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Four spring inspirations with love from Cornwall

spring inspiration - fill jam jars full of bright spring daffodils to deck the Breakfast table - farmhouse Breakfast - Ednovean FarmSpringtime in Cornwall is a wonderful season to soak up the atmosphere as fresh new buds open in the garden, to bring welcome flashes of green so full of luscious promises.; take a walk in the countryside or even a ride around the lanes; to just sit on the beach and eat an ice cream and of course to welcome spring back into the home by freshening up the look.

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Porthminster beach in winter

figure on the tide line - looking down on Porthminster Beach in winterThe perfect arc of golden sands of Porthminster beach marks the true gateway to St Ives just below the railway station and a short stroll from the bustling harbour.

As a popular beach, the soft sands of Porthminster have a charming back drop of manicured sub tropical gardens that in turn give way to the wooded slopes that artfully concealing the little railway that ferries visitors along the edge of the bay from Lelant Saltings to St Ives.

Porthminster beach is a smaller, more intimate beach than the Carbis Bay Beach that we visited just before Christmas but with same stunning views across St Ives Bay to the famous Godrevy lighthouse immortalised in  Virginia Wolfe’s book “To the Lighthouse”

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Sennen Beach – a Sunday treat

Sennen Beach at low tideWe managed to squeeze in a picnic at Sennen beach for a relaxing treat this Sunday and despite a less than promising weather forecast, we had a wonderful afternoon.

Sennen is the fabulous stretch of soft white sands that lies looking impossible beautiful between the Wolf Rock lighthouse, that guards Land’s End to the west and the jutting promontory of Cape Cornwall to the east.

We parked high above the beach today, away from the busy village and made our way down thorough the soft tumbling dunes clothed in Marran grass to the beach below. Sennen Cove

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Our local beach at Perranuthnoe

The broad sandy beach at Perranuthnoe at low tideWe often over look our local beach at Perranuthnoe for a walk on the sands but with a unexpected late October day of sunshine  “lent” from summer and the car in the garage, we walked down to the village and our own familiar local haunt.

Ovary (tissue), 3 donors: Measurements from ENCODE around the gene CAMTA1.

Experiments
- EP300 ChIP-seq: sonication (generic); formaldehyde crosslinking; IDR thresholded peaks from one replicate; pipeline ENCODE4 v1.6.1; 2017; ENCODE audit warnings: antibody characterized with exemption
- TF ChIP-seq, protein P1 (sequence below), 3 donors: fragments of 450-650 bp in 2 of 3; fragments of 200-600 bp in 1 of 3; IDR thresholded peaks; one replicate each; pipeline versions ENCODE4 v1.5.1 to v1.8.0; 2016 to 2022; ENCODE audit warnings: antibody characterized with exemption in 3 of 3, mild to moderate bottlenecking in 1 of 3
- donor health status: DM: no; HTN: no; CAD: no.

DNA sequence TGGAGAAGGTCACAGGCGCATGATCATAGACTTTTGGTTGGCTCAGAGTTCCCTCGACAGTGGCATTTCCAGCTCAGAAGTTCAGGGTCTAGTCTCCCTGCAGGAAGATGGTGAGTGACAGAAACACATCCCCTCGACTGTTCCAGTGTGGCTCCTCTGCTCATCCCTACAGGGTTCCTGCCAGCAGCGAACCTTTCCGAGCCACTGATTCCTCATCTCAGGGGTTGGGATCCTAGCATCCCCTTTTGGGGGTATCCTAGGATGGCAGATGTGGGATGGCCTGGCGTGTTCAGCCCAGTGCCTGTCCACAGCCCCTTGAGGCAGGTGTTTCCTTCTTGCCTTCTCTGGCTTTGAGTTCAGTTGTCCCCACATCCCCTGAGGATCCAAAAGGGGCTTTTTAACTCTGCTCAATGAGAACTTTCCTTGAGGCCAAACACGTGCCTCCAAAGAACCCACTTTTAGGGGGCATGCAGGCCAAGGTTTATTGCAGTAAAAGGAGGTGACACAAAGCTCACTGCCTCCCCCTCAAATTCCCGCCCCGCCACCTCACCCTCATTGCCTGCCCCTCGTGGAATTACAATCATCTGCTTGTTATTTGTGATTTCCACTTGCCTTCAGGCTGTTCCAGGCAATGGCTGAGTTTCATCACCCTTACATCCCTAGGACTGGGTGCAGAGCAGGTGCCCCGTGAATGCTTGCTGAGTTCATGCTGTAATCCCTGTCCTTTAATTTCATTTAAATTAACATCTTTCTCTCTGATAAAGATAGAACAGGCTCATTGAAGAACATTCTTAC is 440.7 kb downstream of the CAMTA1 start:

Perran beach is a tempting tidal expanse of soft sands flanked by warm terracotta cliffs softened by tamarisk and so popular with locals and visitor and passing walkers in the summer months. Continue reading “Our local beach at Perranuthnoe” »

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Discover Porth Chapel Beach in West Cornwall

Porth Chapel beach below St Levan in West CornwallPorth Chapel beach is idyllically set below tall granite cliffs, with sands of broken shells dipping to the sea – it’s just a short walk from St Levan, tucked between Porthcurno and Porthgwarra and quite near to Land’s End. It is just a perfect spot for an afternoon away form the tourist’s hot spots of Cornwall for a few hours of peace and near solitude.

With soft summer days still before us this September, we still have time to discover some of the secret less know spot of Cornwall and this week we visited Port Chapel beach. Continue reading “Discover Porth Chapel Beach in West Cornwall” »

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The Lizard and Kennack Sands

Kennack Sands on the Lizard Peninsular in CornwallWe made a pilgrimage to The Lizard Peninsular yesterday to visit Kennack Sands – a sandy beach that held fond memories for Charles as the scene of many of boyhood adventures – although yesterday it might have been said to be a little more crowded than it was fifty-four yeas ago!

Still with the house and the horses settled we set off with our usual picnic turning right at the crossroads to follow the winding road along to Helston and then fork out passed the big navel station at Culdrose. Finally we reached the endless flat heathland with a horizon broken by the iconic, yet redundant, deep space facility of giant satellite dishes, joined now by the latest craze – the big white wind turbines in tidy lines – I wonder which will stay the longest?! Continue reading “The Lizard and Kennack Sands” »